Black women develop more aggressive, lethal breast cancers at a younger age than do white women, said Martha McClintock, PhD, during a session at APA's 2007 Annual Convention. Because 70 percent to 80 percent of women with breast cancer have no evidence of an inherited mutation, she hypothesized that black women's social behavior and environment may spark genetic changes leading to breast cancer.
"We're interested in a model where race is defined as being perceived and self-identifying as an African-American woman," said McClintock, the director of the Institute for Mind and Biology at the University of Chicago. McClintock believes that this identity in some African American women puts them in social environments and certain psychological states that change their hormone function. These hormonal changes may then lead to acquired genetic mutations and mammary tumor growth.
McClintock's theory was inspired by black women living in Chicago neighborhoods where crime and poverty-two known stressors-force the women to live in a state of vigilance that may increase their bodies' production of stress hormones. Violence and financial instability often force the women to move frequently, which erodes their social support network and can make them feel lonely and isolated, said McClintock. The isolation, she noted, may kick off the series of physiological changes that precede tumor growth.
To test her hypothesis, McClintock ran a series of experiments in which she mimicked the women's stressful conditions by socially isolating Sprague-Dawley rats-which spontaneously develop mammary tumors-and measuring how the solitude influenced tumor growth. Rats are naturally social animals, said McClintock, however certain individuals-called sentinels or pariahs-isolate themselves near the entrance to the group burrow. They keep watch and determine when it's safe for the rest of the group to venture outside, but they pay the price of increased stress, hypervigilance and isolation. McClintock found that the median lifespan for the isolated rats was 550 days, versus 850 days for rats housed in groups.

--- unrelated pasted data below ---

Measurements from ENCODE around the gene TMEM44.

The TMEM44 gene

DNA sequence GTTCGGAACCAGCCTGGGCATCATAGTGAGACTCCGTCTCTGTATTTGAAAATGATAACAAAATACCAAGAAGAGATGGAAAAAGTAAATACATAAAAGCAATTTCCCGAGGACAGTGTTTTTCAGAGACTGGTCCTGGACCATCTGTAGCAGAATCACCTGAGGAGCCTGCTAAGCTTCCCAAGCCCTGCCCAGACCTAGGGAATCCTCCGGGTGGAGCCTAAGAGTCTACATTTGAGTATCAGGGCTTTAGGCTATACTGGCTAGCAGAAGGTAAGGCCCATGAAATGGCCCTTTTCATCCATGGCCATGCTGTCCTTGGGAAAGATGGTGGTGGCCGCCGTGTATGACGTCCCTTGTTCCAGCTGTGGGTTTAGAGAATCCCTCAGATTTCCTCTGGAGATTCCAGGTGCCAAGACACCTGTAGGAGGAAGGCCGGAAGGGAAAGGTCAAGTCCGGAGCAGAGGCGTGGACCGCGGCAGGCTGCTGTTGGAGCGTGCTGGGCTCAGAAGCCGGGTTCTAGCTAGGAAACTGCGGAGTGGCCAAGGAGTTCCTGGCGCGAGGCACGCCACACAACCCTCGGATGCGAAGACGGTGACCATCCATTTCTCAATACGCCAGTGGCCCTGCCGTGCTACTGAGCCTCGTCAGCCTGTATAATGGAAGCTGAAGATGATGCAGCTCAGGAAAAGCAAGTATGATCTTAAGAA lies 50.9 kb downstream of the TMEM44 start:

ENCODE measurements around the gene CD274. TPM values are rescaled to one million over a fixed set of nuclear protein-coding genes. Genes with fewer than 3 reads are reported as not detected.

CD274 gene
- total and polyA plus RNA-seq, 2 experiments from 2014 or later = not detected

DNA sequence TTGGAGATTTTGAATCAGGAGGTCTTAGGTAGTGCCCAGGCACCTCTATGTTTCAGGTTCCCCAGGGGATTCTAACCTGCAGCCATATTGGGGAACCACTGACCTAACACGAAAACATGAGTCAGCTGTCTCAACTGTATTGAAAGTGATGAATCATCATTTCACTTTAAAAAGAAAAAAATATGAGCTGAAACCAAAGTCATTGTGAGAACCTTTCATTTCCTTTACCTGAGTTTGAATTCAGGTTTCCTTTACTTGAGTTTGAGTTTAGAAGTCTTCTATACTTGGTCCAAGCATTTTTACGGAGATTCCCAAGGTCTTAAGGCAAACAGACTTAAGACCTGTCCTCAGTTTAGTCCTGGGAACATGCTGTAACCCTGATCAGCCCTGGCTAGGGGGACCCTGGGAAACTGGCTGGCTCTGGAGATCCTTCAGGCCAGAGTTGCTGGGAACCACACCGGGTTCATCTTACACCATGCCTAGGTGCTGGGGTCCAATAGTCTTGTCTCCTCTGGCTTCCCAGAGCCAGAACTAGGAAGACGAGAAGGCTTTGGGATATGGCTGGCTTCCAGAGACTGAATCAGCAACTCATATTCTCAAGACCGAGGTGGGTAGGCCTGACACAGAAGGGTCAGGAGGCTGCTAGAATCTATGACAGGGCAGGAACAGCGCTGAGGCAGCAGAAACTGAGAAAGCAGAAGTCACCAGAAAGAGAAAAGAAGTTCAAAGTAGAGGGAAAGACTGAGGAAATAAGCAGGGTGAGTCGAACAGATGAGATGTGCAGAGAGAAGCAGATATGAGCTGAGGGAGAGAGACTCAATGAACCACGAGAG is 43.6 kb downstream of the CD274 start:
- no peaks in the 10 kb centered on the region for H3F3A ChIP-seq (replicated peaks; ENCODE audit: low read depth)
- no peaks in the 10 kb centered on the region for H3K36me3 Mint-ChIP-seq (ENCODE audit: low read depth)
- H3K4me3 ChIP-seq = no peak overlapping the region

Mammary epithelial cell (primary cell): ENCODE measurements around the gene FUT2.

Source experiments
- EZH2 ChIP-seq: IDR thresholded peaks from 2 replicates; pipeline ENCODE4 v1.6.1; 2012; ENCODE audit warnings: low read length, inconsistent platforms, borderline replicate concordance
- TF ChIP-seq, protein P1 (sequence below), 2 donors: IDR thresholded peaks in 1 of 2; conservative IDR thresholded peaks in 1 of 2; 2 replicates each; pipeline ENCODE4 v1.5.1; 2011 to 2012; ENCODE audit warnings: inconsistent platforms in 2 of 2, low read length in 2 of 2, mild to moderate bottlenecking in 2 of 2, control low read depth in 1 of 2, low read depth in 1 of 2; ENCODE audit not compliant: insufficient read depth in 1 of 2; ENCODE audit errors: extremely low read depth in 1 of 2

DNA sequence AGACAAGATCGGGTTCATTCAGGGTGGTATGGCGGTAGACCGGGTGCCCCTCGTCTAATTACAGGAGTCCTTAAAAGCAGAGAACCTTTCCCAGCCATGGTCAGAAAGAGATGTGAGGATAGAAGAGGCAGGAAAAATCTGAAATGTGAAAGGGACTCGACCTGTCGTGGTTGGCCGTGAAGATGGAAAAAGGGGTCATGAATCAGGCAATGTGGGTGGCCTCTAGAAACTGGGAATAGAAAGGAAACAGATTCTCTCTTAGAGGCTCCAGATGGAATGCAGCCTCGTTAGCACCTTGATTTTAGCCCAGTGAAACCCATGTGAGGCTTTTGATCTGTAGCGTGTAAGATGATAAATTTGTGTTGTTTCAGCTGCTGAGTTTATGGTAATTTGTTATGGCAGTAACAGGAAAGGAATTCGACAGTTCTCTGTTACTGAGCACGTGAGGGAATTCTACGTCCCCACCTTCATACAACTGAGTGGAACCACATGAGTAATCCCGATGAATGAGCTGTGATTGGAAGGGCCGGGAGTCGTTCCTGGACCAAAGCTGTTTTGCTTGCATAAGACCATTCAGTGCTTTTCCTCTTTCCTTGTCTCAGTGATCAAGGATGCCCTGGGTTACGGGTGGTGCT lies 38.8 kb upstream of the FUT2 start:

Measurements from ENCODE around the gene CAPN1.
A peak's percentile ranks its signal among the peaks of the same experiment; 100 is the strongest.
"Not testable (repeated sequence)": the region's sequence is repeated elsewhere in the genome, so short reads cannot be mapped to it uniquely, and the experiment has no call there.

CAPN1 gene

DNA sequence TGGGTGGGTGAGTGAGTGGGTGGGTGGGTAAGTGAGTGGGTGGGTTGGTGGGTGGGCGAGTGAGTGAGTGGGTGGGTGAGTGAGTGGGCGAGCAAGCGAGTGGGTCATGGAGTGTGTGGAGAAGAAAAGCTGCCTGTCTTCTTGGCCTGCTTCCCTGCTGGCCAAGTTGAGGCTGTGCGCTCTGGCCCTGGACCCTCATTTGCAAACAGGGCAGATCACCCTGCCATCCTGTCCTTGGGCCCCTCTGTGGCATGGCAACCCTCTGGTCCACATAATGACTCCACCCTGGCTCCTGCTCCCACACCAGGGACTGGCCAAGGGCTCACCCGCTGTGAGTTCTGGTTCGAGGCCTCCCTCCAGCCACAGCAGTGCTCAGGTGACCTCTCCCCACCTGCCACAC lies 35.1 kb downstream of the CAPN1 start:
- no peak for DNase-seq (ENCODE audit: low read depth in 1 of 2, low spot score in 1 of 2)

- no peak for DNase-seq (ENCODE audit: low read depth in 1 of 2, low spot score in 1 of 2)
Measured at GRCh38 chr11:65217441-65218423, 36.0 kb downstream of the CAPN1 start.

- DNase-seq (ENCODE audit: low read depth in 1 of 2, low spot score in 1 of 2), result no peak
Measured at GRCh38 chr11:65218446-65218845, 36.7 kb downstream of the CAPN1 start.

A main cause of rat death was naturally occurring mammary tumors, and the socially housed rats were tumor free for 550 days, on average, but half of the isolated rats had developed tumors by day 400. McClintock also euthanized certain 17-month-old rats and found that at that age, isolated females averaged 25 grams of single or multiple tumors, but the group-housed rats were virtually tumor free.
McClintock believes her approach is unique because most cancer models are created by injecting cancerous cells into lab animals instead of examining the spontaneously developing tumors that plague humans.
"Our understanding of tumor biology comes from very insightful cell and carcinogen-based models, but they are very artificial models," said McClintock. "[Our] animal model of spontaneous tumor development, I believe, is a very powerful one for making conclusions comparatively to humans."
Through her research, McClintock is collaborating with other investigators at the Center for Interdisciplinary Health Disparities Research in Chicago who are conducting community-based participant research studies with black women in the neighborhood. By combining McClintock's genetic animal models with home visits, in-person interviews and neighborhood safety evaluations, the researchers hope to create a complete picture of how stress and social isolation are associated with both hypervigilance and mammary tumors in black women.
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